Roman dictator Julius Caesar was assassinated by a group of nobles that included Brutus and Cassius.
Odoacer the Barbarian, King of Italy, killed by Theodoric the Ostrogoth
Alphonso I, King of Portugal, takes the fortress of Santarem from the Moors
Azzone Visconti takes control of Milan, Italy
The French raid Winchelsea and Rye, England
Anti-Jewish riots begin in Seville, Spain next 12 mo.
Christopher Columbus returns to Spain from Hispaniola after his first voyage to the New World.
Father da Silveira, Portuguese envoy to the Munhumutapa of South-East Africa, is murdered
John Bridgeman appointed Bishop of Chester
John Milton appointed Secretary Of Foreign Tongues by the Commonwealth
Salvator Rosa, Italian artist, dies at about 58
Andrew Jackson, seventh president of the United States born in Waxhaw, South Carolina.
In the American Revolution, Cornwallis, with 1,900 British soldiers, defeated an American force of 4,400 in the Battle of Guilford Courthouse in Connecticut.
Maine became the 23rd state.
Cherubini died, he was 82. Cherubini was the leading arbiter of Parisian musical taste for decades. He was the establishment figure against whom Berlioz was the great rebel.
German immunologist Emil von Behring born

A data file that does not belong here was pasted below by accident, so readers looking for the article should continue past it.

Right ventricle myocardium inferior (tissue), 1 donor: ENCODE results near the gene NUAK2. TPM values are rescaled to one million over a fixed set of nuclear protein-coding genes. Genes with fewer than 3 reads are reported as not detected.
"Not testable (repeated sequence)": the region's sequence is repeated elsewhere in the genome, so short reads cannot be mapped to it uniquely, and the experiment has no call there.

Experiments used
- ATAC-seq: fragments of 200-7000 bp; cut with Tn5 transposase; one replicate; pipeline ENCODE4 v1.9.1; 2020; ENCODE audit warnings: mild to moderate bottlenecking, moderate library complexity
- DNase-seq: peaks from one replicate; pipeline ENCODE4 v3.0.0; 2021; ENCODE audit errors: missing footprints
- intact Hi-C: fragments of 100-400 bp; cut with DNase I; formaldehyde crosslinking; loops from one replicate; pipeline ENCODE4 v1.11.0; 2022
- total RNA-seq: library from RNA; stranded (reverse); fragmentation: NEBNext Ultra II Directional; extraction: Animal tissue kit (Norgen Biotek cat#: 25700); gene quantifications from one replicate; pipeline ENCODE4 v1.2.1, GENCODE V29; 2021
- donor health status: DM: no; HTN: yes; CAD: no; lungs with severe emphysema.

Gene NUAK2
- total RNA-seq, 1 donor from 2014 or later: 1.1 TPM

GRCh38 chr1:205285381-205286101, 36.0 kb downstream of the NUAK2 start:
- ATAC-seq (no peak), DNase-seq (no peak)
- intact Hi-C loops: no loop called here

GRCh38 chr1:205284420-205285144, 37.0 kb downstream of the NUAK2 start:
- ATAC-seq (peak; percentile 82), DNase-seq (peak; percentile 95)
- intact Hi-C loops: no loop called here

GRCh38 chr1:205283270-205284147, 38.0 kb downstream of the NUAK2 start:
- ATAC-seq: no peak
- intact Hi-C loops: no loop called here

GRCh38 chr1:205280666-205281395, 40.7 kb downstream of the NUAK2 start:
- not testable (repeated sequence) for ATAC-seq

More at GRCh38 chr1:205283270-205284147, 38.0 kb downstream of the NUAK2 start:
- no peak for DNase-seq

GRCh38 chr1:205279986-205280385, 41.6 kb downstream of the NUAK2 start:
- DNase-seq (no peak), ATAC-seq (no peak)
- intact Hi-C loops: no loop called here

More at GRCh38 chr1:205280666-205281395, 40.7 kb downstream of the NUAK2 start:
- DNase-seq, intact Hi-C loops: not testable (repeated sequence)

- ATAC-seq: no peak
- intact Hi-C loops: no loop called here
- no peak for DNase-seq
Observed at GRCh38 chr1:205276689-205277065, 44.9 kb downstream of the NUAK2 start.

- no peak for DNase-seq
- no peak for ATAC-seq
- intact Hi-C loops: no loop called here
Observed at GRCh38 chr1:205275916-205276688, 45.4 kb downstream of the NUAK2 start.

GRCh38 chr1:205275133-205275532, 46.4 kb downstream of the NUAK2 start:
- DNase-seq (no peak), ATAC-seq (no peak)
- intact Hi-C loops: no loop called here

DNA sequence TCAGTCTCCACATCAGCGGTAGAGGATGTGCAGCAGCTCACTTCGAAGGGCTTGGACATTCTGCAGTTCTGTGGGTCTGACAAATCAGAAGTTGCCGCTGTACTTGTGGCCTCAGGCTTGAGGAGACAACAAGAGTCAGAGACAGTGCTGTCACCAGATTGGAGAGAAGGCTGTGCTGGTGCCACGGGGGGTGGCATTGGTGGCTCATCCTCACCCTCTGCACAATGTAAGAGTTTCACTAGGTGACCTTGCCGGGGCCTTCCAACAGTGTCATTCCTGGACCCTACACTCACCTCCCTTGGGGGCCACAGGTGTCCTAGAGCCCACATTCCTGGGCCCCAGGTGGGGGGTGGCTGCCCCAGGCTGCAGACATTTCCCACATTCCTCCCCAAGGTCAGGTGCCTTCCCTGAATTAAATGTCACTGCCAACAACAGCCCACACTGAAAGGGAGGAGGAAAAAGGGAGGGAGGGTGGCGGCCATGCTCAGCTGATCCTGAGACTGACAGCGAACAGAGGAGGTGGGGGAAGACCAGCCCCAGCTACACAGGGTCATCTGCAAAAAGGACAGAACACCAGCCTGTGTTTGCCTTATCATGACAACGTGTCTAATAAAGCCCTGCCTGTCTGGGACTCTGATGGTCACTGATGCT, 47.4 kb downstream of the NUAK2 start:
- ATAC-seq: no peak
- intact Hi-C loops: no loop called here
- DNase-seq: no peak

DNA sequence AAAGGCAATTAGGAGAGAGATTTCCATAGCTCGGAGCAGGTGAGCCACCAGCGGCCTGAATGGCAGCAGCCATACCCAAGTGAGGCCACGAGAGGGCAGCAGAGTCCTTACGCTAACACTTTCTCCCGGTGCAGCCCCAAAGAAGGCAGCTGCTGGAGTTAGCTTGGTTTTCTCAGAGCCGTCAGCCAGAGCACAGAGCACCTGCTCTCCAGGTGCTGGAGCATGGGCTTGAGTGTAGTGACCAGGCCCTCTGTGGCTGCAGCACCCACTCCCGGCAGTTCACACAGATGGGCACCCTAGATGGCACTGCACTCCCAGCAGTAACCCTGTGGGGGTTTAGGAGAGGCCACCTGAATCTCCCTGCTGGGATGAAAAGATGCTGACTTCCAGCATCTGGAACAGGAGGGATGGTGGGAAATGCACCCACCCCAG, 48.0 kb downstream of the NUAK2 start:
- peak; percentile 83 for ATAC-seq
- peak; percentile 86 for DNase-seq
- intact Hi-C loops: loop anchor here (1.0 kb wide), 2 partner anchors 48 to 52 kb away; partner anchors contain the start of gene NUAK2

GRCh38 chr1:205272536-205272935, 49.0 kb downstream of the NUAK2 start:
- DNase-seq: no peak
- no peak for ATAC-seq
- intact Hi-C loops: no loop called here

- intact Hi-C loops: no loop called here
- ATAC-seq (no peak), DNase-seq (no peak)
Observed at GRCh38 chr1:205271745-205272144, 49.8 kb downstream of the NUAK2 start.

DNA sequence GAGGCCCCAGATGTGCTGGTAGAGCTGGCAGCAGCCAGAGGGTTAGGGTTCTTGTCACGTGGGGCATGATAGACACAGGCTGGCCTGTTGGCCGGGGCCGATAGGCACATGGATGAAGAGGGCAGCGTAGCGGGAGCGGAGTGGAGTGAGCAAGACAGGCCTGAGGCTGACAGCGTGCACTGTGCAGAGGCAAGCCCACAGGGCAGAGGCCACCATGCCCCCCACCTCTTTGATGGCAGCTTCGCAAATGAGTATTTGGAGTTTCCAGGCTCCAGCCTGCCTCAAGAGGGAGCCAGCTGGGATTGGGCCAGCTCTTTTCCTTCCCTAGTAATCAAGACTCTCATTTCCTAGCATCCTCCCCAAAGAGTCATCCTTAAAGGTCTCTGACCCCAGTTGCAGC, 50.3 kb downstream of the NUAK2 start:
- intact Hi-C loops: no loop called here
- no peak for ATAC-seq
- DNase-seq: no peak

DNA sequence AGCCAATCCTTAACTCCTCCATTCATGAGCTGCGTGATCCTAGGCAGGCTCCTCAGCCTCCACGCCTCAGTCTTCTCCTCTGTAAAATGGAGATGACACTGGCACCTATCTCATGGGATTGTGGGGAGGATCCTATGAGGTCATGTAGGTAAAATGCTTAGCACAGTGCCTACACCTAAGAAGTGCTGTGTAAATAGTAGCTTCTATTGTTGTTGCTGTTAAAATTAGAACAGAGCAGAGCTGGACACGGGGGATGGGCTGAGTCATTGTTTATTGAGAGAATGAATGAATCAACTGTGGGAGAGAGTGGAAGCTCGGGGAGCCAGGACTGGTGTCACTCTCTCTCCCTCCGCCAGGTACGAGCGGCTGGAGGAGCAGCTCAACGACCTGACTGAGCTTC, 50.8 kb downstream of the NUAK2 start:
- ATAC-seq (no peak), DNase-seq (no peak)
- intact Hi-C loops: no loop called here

The Cincinnati Red Stockings, the first professional baseball team in America, defeated Antioch 41-7. Later they changed their name to the Cincinnati Red Legs and then to the Cincinnati Reds.
The Roman Catholic Archbishop of New York, John McCloskey, was named the first American cardinal, by Pope Pius the Ninth.
In London, Irish-American terrorists attempted to blow up the offices of the Times newspaper.
Hollywood movie mogul Lew Wasserman born
Actor MacDonald Carey born
President Woodrow Wilson held the first open presidential news conference after being in office for only 11 days. The questions had to be submitted in advance. There were only newspapers at that time.
Trumpet playing band leader Harry James born
President Woodrow Wilson sent 12,000 U.S. troops under General Pershing into Mexico to capture revolutionary leader Pancho Villa, who had staged several cross-border raids. The two-year expedition was unsuccessful.
Lili Boulanger, first woman to win the Prix de Rome, died. She was 24 years old and suffering from tuberculosis.
The American Legion was founded, in Paris.
CBS CEO Laurence Tisch born
Country singer Carl Smith born
Former astronaut Alan L. Bean born
Supreme Court Justice Ruth Bader Ginsburg born
Jazz musician Cecil Taylor born
The first blood bank was established in Chicago, Illinois, at the Cook County Hospital.